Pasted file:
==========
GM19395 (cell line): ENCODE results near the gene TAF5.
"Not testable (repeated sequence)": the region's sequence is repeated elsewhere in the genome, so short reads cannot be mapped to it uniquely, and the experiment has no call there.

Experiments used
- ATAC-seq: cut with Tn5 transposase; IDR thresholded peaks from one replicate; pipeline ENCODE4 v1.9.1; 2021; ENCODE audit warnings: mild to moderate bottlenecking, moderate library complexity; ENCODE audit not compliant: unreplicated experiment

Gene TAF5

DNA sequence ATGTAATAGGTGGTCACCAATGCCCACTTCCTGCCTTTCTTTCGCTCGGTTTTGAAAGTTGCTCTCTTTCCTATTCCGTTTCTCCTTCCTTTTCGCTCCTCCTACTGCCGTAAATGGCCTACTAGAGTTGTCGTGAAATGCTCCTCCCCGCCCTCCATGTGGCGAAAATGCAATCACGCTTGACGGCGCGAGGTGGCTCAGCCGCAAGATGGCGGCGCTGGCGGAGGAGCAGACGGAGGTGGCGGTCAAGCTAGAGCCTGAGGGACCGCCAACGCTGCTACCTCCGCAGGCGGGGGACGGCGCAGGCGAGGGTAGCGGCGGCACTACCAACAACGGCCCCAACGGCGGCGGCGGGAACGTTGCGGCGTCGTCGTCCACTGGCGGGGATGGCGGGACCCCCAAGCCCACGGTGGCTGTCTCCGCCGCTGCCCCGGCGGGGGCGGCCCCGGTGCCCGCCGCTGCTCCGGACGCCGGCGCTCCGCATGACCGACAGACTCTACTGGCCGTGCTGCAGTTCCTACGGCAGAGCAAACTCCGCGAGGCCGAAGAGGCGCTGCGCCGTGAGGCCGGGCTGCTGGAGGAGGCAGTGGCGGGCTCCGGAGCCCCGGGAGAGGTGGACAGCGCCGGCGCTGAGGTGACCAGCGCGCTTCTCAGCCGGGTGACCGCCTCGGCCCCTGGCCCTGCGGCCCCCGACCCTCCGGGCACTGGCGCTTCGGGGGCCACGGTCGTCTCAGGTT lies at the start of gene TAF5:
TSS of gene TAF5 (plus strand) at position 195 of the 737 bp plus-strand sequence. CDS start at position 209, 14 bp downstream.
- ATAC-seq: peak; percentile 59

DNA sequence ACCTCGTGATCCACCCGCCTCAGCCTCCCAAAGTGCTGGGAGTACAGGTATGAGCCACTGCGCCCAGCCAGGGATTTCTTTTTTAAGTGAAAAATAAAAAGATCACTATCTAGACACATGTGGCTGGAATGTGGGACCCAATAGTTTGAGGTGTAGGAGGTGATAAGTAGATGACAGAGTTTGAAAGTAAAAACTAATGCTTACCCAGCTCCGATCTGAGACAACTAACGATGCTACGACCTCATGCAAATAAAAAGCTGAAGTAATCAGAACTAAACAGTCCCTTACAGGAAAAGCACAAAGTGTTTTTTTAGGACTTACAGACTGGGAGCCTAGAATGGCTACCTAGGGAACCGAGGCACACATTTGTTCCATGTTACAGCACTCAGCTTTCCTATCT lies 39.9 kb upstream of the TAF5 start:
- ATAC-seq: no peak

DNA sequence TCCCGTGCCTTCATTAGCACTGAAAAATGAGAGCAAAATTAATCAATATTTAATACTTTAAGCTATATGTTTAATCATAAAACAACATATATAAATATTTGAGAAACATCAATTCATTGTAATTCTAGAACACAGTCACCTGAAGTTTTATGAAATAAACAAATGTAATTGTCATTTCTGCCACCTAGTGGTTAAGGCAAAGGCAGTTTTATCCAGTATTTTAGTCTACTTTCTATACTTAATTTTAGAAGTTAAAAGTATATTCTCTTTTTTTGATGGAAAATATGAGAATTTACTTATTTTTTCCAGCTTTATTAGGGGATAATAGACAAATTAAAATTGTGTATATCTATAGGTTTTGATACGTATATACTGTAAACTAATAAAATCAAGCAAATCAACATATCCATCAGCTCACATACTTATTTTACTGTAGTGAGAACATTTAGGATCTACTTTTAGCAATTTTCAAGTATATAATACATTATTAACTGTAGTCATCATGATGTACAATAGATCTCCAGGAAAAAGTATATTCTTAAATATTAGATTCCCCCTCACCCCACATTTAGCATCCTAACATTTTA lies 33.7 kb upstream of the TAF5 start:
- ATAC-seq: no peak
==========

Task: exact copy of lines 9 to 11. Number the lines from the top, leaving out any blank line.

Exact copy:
DNA sequence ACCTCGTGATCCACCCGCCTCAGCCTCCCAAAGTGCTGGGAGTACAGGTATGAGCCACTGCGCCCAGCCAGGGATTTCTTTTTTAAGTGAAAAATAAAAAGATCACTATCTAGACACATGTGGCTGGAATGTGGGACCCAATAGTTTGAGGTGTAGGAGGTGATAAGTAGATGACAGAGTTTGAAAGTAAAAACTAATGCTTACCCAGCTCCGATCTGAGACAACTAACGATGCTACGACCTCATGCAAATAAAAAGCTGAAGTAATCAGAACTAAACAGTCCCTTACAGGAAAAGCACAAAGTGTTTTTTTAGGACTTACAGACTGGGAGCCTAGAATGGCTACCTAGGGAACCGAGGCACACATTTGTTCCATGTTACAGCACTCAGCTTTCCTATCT lies 39.9 kb upstream of the TAF5 start:
- ATAC-seq: no peak

DNA sequence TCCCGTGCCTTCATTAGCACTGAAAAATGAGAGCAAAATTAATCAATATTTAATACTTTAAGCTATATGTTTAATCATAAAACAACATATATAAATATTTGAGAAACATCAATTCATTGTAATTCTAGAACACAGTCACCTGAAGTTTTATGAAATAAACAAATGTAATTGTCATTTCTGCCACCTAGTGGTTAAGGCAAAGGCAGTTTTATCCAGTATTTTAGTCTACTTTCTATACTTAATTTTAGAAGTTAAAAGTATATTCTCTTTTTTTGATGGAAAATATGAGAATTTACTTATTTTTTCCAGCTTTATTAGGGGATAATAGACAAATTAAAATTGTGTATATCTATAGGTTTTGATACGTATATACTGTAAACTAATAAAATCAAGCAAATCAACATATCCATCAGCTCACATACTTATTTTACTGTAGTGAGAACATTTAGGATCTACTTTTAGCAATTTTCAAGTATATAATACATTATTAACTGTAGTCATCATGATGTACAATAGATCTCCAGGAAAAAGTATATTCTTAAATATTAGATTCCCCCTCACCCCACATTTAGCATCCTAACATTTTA lies 33.7 kb upstream of the TAF5 start: